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William Anthony Jerrett (“Bill”) was born and educated in Cardiff. He was a keen sportsman in cricket and rugby, both in school and while a medical student at the Welsh National School of Medicine, Cardiff. He qualified in 1958.
After house jobs, he did national service in the Royal Army Medical Corps, serving in Libya and Cyprus. He entered general practice in Pontyclun, Mid-Glamorgan, in 1964, where he worked without a day's absence through illness until he retired in 1994.
While in practice he collected data and published several papers in various journals on headaches, thyroid disease, and lethargy. The paper on lethargy in 1981 generated no interest whatsoever from the medical profession. However, when the phenomenon of ME (myalgic encephalitis) raised its head 10 years later, researchers were surprised to find that Bill's paper was the only prospective study on tiredness, anywhere in the world. He was inundated with requests for reprints.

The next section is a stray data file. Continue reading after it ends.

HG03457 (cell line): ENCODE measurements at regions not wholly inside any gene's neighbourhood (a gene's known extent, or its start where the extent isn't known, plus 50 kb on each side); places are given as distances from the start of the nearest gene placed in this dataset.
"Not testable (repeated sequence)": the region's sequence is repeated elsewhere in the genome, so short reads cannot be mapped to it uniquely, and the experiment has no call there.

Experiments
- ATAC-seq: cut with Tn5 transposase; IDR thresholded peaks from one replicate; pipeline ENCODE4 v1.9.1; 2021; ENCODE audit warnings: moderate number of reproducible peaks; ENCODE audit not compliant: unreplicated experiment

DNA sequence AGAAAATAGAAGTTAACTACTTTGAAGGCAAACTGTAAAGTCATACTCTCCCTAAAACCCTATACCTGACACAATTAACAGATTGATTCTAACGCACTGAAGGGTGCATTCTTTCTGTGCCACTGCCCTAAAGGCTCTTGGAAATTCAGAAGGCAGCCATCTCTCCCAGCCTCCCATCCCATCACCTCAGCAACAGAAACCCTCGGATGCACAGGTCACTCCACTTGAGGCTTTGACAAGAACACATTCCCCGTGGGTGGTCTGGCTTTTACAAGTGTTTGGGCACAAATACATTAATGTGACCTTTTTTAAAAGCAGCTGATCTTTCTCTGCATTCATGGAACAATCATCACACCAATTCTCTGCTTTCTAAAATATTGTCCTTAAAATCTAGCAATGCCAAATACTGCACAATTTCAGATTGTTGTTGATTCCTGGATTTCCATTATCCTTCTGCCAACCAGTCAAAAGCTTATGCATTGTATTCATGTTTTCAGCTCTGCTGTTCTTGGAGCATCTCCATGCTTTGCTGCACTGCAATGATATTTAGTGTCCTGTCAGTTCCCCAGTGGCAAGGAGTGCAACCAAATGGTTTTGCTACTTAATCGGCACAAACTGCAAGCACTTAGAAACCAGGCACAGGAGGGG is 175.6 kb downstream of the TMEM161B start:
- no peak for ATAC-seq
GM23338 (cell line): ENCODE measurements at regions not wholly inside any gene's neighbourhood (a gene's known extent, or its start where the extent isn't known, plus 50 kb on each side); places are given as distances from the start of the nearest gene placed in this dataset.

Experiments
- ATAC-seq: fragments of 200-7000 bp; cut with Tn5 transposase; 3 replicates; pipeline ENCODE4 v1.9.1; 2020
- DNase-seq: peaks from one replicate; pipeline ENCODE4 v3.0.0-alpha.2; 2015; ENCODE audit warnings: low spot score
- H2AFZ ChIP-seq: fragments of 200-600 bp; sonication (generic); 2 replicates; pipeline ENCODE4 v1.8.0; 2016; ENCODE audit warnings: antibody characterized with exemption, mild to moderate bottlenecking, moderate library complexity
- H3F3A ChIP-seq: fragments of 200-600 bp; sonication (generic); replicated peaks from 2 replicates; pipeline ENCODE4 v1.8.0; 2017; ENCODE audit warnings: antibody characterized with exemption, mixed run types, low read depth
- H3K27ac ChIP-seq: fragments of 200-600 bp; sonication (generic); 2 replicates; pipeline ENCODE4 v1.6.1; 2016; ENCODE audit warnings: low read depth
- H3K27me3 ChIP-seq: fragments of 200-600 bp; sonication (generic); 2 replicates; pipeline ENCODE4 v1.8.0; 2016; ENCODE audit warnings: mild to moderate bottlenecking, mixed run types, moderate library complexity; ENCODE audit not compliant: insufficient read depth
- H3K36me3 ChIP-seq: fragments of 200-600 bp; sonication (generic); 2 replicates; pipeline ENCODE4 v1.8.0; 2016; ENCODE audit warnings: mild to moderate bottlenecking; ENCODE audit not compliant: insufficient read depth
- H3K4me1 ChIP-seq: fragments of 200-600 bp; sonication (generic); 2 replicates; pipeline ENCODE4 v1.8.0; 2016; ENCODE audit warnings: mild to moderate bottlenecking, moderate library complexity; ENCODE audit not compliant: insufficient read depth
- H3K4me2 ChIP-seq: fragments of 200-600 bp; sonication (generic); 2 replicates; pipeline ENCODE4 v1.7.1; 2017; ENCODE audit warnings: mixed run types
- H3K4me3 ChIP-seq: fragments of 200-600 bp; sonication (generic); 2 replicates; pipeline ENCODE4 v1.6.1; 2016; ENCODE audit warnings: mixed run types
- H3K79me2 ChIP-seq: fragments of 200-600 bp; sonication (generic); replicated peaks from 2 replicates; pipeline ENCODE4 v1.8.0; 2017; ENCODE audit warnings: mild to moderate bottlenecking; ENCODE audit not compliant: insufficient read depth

From 1984, for nine years, he served on the Committee on Safety of Medicines and became joint course organiser to the East Glamorgan Hospital Vocational Training Scheme until he retired in 1994.
In 1995 he was awarded the OBE—he said he accepted it only so that his wife could meet the Queen.
After retirement, he became vice chairman of the Mid-Glamorgan Ambulance Trust for four years.
Just prior to retirement he learnt to play the violin—badly, he always said. In his musical career he played in three different orchestras.
He had a lifelong love of cricket and was a regular at Sophia Gardens after retirement.
He was an extremely popular teacher, always prepared to expose his own weaknesses despite considerable achievement through the years. He captivated and entertained his pupils and made learning enjoyable. He was a first rate raconteur, a skill which he used to great effect in both educational and social settings. During his terminal illness, he wrote a book documenting his illness. The contents were informative, touching, and extremely funny. He also wrote a book of his medical anecdotes. He raised many thousands of pounds from the sale of these works, which were donated to Velindre Hospital Oncology Centre, Cardiff—a fitting gesture from a truly unique doctor.
He is survived by his wife; two daughters, one of whom is a general practitioner; and three grandchildren.
Former general practitioner Pontyclun, Mid-Glamorgan (b 1934; q Welsh National School of Medicine 1958; OBE, FRCGP), died from metastatic prostate cancer on 8 August 2007.